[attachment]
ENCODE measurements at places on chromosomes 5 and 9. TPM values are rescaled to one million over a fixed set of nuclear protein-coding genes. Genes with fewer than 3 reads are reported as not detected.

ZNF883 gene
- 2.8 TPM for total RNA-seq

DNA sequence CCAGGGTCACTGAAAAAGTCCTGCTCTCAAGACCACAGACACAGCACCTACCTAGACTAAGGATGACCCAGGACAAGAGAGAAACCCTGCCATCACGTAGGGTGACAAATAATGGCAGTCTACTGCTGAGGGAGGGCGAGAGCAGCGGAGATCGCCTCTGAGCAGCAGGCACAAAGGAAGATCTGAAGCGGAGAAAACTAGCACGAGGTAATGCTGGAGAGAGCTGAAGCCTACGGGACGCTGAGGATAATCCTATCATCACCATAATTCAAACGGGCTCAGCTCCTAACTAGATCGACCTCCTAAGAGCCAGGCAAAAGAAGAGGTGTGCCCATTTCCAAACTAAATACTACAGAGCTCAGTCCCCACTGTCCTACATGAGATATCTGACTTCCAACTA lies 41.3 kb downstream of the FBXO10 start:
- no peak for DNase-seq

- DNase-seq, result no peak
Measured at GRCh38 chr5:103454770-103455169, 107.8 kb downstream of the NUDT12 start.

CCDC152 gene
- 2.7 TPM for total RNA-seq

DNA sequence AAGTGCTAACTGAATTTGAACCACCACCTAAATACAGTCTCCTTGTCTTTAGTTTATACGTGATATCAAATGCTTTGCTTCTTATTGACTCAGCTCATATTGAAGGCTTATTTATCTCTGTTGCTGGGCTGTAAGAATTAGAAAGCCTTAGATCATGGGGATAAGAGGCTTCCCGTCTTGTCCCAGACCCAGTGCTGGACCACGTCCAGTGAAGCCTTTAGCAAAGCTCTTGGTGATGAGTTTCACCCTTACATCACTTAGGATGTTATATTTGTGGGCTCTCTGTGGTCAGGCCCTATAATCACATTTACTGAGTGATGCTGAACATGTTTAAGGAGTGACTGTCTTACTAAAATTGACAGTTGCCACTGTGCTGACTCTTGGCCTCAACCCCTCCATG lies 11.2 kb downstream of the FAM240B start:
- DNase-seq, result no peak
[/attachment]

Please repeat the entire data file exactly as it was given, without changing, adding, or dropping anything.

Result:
ENCODE measurements at places on chromosomes 5 and 9. TPM values are rescaled to one million over a fixed set of nuclear protein-coding genes. Genes with fewer than 3 reads are reported as not detected.

ZNF883 gene
- 2.8 TPM for total RNA-seq

DNA sequence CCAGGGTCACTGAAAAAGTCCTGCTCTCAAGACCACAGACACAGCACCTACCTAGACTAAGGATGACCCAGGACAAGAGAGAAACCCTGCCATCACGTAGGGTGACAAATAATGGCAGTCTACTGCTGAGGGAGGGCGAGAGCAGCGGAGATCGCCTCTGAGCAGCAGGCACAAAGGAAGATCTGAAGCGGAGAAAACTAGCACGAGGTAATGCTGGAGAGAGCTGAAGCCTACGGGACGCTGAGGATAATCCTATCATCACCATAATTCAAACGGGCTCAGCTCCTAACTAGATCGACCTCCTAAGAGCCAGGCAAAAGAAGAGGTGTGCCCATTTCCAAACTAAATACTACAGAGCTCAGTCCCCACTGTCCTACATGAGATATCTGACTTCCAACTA lies 41.3 kb downstream of the FBXO10 start:
- no peak for DNase-seq

- DNase-seq, result no peak
Measured at GRCh38 chr5:103454770-103455169, 107.8 kb downstream of the NUDT12 start.

CCDC152 gene
- 2.7 TPM for total RNA-seq

DNA sequence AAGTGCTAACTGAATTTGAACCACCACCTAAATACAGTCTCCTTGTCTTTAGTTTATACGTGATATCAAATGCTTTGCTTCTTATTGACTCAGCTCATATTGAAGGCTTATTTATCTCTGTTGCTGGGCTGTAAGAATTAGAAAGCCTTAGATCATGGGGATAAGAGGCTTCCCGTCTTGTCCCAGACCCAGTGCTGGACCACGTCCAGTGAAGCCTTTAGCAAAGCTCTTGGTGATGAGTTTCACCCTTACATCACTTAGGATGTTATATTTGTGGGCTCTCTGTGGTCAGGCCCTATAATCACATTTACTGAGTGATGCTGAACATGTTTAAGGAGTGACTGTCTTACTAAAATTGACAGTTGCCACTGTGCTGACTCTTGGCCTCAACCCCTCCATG lies 11.2 kb downstream of the FAM240B start:
- DNase-seq, result no peak